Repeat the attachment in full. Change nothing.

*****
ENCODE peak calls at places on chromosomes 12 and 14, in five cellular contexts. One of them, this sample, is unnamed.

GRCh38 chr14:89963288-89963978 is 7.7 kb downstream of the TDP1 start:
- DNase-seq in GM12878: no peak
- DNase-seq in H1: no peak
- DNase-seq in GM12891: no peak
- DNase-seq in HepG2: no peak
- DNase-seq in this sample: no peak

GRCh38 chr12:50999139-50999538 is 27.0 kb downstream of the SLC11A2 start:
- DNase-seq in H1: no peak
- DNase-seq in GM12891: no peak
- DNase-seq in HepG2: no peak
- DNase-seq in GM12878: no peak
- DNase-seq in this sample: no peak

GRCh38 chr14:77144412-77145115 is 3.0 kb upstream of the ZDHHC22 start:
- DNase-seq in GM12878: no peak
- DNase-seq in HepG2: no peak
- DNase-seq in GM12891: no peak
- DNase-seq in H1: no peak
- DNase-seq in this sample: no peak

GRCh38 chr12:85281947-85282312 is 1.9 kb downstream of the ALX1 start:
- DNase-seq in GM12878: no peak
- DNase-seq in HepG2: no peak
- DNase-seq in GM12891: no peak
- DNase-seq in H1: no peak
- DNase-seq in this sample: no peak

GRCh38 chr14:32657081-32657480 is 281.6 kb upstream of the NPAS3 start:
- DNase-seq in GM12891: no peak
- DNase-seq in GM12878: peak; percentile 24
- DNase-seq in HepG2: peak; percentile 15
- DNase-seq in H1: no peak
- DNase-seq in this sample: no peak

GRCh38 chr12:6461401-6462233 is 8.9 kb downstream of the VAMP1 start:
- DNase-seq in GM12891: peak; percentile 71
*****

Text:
ENCODE peak calls at places on chromosomes 12 and 14, in five cellular contexts. One of them, this sample, is unnamed.

GRCh38 chr14:89963288-89963978 is 7.7 kb downstream of the TDP1 start:
- DNase-seq in GM12878: no peak
- DNase-seq in H1: no peak
- DNase-seq in GM12891: no peak
- DNase-seq in HepG2: no peak
- DNase-seq in this sample: no peak

GRCh38 chr12:50999139-50999538 is 27.0 kb downstream of the SLC11A2 start:
- DNase-seq in H1: no peak
- DNase-seq in GM12891: no peak
- DNase-seq in HepG2: no peak
- DNase-seq in GM12878: no peak
- DNase-seq in this sample: no peak

GRCh38 chr14:77144412-77145115 is 3.0 kb upstream of the ZDHHC22 start:
- DNase-seq in GM12878: no peak
- DNase-seq in HepG2: no peak
- DNase-seq in GM12891: no peak
- DNase-seq in H1: no peak
- DNase-seq in this sample: no peak

GRCh38 chr12:85281947-85282312 is 1.9 kb downstream of the ALX1 start:
- DNase-seq in GM12878: no peak
- DNase-seq in HepG2: no peak
- DNase-seq in GM12891: no peak
- DNase-seq in H1: no peak
- DNase-seq in this sample: no peak

GRCh38 chr14:32657081-32657480 is 281.6 kb upstream of the NPAS3 start:
- DNase-seq in GM12891: no peak
- DNase-seq in GM12878: peak; percentile 24
- DNase-seq in HepG2: peak; percentile 15
- DNase-seq in H1: no peak
- DNase-seq in this sample: no peak

GRCh38 chr12:6461401-6462233 is 8.9 kb downstream of the VAMP1 start:
- DNase-seq in GM12891: peak; percentile 71